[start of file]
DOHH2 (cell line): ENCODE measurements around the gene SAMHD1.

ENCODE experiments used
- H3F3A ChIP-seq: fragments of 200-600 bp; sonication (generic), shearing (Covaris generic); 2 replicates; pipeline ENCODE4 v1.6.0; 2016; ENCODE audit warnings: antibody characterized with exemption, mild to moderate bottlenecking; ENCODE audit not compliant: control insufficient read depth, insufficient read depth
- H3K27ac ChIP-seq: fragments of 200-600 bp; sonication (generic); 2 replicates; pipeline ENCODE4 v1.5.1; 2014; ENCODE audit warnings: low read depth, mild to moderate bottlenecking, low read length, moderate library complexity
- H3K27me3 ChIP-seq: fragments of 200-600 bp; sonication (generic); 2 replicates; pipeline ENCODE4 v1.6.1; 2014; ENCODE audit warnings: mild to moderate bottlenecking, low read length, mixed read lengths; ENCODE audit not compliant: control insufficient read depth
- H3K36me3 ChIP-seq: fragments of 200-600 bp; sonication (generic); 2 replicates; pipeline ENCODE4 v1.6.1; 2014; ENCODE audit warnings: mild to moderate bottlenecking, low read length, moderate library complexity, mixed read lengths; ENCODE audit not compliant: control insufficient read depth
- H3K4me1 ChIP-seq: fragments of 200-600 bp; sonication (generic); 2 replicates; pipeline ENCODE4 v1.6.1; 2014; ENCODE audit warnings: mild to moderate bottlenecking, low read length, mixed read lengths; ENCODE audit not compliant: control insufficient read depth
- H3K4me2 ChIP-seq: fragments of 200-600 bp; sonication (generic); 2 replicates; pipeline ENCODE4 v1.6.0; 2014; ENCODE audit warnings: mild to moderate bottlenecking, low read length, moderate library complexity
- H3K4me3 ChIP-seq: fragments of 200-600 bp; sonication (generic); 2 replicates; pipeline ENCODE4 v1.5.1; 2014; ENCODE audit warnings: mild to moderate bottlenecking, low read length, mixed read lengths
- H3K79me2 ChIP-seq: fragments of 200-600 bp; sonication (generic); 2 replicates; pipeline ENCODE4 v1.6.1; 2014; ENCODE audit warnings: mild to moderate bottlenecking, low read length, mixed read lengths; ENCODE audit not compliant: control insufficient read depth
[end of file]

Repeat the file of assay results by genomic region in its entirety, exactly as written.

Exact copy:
DOHH2 (cell line): ENCODE measurements around the gene SAMHD1.

ENCODE experiments used
- H3F3A ChIP-seq: fragments of 200-600 bp; sonication (generic), shearing (Covaris generic); 2 replicates; pipeline ENCODE4 v1.6.0; 2016; ENCODE audit warnings: antibody characterized with exemption, mild to moderate bottlenecking; ENCODE audit not compliant: control insufficient read depth, insufficient read depth
- H3K27ac ChIP-seq: fragments of 200-600 bp; sonication (generic); 2 replicates; pipeline ENCODE4 v1.5.1; 2014; ENCODE audit warnings: low read depth, mild to moderate bottlenecking, low read length, moderate library complexity
- H3K27me3 ChIP-seq: fragments of 200-600 bp; sonication (generic); 2 replicates; pipeline ENCODE4 v1.6.1; 2014; ENCODE audit warnings: mild to moderate bottlenecking, low read length, mixed read lengths; ENCODE audit not compliant: control insufficient read depth
- H3K36me3 ChIP-seq: fragments of 200-600 bp; sonication (generic); 2 replicates; pipeline ENCODE4 v1.6.1; 2014; ENCODE audit warnings: mild to moderate bottlenecking, low read length, moderate library complexity, mixed read lengths; ENCODE audit not compliant: control insufficient read depth
- H3K4me1 ChIP-seq: fragments of 200-600 bp; sonication (generic); 2 replicates; pipeline ENCODE4 v1.6.1; 2014; ENCODE audit warnings: mild to moderate bottlenecking, low read length, mixed read lengths; ENCODE audit not compliant: control insufficient read depth
- H3K4me2 ChIP-seq: fragments of 200-600 bp; sonication (generic); 2 replicates; pipeline ENCODE4 v1.6.0; 2014; ENCODE audit warnings: mild to moderate bottlenecking, low read length, moderate library complexity
- H3K4me3 ChIP-seq: fragments of 200-600 bp; sonication (generic); 2 replicates; pipeline ENCODE4 v1.5.1; 2014; ENCODE audit warnings: mild to moderate bottlenecking, low read length, mixed read lengths
- H3K79me2 ChIP-seq: fragments of 200-600 bp; sonication (generic); 2 replicates; pipeline ENCODE4 v1.6.1; 2014; ENCODE audit warnings: mild to moderate bottlenecking, low read length, mixed read lengths; ENCODE audit not compliant: control insufficient read depth